For the record, I'm not going to go into detail about the ins and outs of his philosophy. That's the job of the instructor, not the student, and it's what taking the class is for. Nor am I interested in debating the benefits or drawbacks of this philosophy. It's not my philosophy, it's his. This is my review of what I experienced in my class. It's ScubaBoard, so I expect way too many people to ignore the point of this and want to use this as an opportunity to argue. I'd ask you not to do it, but the last time I did that people argued about me asking them not to argue! So I'll just let you know I simply will not participate in this.

    But the other point to remember is this: the point of the class was *NOT* to convey a philosophy. It seemed to me, rather, that it was to convey the concept of deep consideration of the basic assumptions you make as a diver. Certainly we talked about his thoughts and perspectives -- it's a big part of why a student goes to an expert in the first place. But the goal was much more about conveying a pattern of thought and analysis than it was about the specific conclusions that should be drawn.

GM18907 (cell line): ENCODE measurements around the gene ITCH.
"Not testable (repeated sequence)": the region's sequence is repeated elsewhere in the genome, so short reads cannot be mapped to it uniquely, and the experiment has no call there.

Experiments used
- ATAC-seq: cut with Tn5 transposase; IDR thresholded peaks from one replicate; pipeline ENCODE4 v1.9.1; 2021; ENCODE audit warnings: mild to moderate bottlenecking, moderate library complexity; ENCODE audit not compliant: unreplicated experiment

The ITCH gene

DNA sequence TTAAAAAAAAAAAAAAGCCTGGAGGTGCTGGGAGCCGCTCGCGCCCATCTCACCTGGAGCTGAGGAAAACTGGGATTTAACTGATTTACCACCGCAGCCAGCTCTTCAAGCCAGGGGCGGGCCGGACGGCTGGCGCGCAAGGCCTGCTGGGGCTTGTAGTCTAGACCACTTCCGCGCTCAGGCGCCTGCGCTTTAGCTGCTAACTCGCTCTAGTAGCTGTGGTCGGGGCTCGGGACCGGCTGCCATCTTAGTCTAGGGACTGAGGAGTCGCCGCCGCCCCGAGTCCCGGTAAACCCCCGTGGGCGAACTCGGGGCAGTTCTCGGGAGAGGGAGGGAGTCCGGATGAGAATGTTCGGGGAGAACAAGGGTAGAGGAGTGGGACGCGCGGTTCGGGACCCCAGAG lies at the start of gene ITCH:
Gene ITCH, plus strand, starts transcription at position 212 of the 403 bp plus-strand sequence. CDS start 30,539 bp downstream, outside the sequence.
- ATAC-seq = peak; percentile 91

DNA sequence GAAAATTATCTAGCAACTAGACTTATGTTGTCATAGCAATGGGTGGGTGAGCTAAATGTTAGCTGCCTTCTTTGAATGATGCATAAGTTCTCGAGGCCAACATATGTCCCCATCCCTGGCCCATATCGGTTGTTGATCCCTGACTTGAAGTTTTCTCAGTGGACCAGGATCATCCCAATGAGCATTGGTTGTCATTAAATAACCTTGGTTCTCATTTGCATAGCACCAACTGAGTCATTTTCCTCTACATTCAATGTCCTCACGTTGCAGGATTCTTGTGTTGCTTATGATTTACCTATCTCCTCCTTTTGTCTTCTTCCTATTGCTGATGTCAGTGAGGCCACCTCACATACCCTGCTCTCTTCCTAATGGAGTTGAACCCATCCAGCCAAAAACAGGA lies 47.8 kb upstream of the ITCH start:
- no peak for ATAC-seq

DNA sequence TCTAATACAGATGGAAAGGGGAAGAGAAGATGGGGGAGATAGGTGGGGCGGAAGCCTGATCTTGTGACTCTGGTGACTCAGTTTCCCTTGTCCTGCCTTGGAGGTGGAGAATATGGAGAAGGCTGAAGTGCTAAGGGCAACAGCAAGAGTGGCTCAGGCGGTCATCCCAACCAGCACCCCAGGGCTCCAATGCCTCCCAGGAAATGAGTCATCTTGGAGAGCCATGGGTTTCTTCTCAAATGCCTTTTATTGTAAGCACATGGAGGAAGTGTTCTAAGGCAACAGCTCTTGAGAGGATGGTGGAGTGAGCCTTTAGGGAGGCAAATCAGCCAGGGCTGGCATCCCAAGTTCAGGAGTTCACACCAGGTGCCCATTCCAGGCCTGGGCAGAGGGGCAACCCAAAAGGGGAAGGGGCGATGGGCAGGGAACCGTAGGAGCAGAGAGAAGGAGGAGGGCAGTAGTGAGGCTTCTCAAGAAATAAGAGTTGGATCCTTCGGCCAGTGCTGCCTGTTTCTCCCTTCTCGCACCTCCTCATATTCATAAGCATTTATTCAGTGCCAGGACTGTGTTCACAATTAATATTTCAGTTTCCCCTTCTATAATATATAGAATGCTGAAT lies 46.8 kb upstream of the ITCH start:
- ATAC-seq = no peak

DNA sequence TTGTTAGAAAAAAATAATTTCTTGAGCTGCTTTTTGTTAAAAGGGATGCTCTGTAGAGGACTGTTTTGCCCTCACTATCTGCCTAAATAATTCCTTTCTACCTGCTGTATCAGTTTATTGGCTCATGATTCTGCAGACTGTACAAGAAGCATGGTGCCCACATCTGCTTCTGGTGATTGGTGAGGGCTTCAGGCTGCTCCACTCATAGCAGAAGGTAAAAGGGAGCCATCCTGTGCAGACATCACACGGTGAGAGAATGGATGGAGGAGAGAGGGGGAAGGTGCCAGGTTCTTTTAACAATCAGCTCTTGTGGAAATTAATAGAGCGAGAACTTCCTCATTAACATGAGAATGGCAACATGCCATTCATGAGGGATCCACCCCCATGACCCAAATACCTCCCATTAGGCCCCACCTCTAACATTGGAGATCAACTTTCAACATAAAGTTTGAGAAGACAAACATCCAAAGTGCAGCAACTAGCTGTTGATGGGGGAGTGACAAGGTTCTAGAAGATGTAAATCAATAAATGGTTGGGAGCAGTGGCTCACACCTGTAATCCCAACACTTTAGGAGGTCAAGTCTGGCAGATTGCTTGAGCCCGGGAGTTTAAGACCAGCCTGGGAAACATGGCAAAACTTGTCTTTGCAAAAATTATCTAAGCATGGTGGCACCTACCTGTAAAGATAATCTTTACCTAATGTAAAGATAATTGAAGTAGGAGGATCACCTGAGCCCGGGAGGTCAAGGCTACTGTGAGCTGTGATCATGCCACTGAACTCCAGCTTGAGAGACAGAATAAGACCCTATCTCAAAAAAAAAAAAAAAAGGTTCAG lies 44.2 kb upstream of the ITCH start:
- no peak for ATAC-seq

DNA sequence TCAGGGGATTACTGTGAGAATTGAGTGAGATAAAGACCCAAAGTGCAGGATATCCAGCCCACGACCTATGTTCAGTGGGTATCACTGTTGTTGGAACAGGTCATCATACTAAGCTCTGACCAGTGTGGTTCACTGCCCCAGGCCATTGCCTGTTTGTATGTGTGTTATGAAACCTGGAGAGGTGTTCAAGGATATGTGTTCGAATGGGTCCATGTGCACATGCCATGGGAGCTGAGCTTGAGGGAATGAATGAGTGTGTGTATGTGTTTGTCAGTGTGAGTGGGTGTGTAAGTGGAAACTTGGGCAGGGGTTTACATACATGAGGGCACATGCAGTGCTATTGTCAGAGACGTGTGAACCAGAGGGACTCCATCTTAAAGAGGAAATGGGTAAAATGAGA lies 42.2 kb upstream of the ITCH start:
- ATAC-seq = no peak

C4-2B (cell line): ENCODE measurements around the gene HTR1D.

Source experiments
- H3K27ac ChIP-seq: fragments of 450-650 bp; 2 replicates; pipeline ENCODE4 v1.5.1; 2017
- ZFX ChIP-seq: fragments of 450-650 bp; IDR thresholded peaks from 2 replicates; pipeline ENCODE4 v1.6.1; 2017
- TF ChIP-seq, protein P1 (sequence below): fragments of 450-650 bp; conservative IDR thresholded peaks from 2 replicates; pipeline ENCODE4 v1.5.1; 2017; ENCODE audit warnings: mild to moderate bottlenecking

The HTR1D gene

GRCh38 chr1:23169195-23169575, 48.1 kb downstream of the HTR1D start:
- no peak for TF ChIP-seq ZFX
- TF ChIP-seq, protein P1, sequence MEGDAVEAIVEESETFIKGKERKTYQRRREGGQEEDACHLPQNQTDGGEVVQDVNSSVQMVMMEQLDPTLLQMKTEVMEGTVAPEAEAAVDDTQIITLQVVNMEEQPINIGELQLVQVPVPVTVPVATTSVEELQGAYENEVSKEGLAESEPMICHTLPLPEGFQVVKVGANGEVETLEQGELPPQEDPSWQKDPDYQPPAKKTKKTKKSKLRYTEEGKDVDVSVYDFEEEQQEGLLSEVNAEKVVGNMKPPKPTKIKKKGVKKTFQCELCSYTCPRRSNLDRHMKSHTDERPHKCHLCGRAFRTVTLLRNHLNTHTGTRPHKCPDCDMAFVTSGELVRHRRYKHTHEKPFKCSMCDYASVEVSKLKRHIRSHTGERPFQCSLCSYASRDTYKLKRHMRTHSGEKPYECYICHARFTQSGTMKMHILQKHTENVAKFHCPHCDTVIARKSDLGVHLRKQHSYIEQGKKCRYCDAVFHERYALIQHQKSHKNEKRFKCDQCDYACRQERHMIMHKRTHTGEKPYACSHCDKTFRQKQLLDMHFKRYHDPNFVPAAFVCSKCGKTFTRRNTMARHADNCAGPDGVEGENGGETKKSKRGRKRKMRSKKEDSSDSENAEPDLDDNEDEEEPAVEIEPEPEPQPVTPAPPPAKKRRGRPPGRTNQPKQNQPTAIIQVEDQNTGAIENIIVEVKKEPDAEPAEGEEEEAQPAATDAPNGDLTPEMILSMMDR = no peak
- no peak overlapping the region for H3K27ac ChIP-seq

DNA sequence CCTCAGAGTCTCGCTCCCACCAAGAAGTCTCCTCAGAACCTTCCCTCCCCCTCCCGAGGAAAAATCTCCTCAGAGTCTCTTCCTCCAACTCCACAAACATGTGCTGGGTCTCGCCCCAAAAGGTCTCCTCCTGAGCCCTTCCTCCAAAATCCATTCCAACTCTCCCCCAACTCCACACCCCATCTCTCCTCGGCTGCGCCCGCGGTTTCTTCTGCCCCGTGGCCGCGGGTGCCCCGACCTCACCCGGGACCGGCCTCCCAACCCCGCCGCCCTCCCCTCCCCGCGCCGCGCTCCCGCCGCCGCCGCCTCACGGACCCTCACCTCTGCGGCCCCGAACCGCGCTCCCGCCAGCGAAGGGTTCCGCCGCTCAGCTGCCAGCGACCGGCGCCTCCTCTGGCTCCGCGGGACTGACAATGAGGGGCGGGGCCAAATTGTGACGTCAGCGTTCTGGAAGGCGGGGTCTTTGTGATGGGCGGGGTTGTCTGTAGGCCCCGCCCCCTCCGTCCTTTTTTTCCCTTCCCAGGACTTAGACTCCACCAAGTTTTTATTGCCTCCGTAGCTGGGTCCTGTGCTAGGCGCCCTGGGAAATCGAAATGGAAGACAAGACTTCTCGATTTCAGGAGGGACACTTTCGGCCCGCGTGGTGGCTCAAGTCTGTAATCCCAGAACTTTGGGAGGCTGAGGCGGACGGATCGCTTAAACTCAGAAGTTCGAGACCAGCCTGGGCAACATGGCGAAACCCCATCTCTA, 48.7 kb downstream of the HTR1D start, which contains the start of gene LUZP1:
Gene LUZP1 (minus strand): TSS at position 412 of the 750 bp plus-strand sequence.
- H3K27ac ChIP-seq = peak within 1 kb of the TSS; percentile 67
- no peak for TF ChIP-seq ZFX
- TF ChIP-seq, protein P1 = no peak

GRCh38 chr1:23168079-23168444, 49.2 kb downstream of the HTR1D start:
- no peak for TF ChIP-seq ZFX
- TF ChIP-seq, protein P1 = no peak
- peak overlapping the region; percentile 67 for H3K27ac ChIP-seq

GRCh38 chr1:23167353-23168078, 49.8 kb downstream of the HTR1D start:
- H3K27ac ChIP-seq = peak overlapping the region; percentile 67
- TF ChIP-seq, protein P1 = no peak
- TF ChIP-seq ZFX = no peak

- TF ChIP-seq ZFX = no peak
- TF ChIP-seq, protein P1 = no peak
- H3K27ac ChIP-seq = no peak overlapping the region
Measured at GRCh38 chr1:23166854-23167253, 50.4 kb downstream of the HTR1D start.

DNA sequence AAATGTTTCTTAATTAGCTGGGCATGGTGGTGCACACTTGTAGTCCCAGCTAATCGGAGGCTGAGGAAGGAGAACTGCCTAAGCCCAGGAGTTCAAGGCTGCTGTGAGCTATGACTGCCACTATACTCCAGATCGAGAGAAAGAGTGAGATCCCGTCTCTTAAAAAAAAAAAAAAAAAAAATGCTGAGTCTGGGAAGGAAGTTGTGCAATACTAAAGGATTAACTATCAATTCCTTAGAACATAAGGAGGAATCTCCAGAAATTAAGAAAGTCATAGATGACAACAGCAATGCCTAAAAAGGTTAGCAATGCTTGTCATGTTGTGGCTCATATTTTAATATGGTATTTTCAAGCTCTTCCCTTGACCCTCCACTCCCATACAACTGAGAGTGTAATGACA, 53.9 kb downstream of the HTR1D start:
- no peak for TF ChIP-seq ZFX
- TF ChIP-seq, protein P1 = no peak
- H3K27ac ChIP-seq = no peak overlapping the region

Part of what is driving me to write this was a recent critique by some about Mr. Chatterton requiring a Petrel/Perdix for class. This quickly devolved into people's opinions about how his 'restrictive' gear choices were and how 'limiting' it would be to take such a class. This could not be further from the truth. I've literally never met someone who had more opportunity to say "I've been there, I've done that, and here's how you should do it" and yet said it so infrequently, but rather was interested in the ideas and reasoning of others. This is from my recent Trimix class with him, but the point holds here, too: the most common answer to any question was, "It depends." And the answer to even the most basic questions will depend heavily on your most basic assumptions.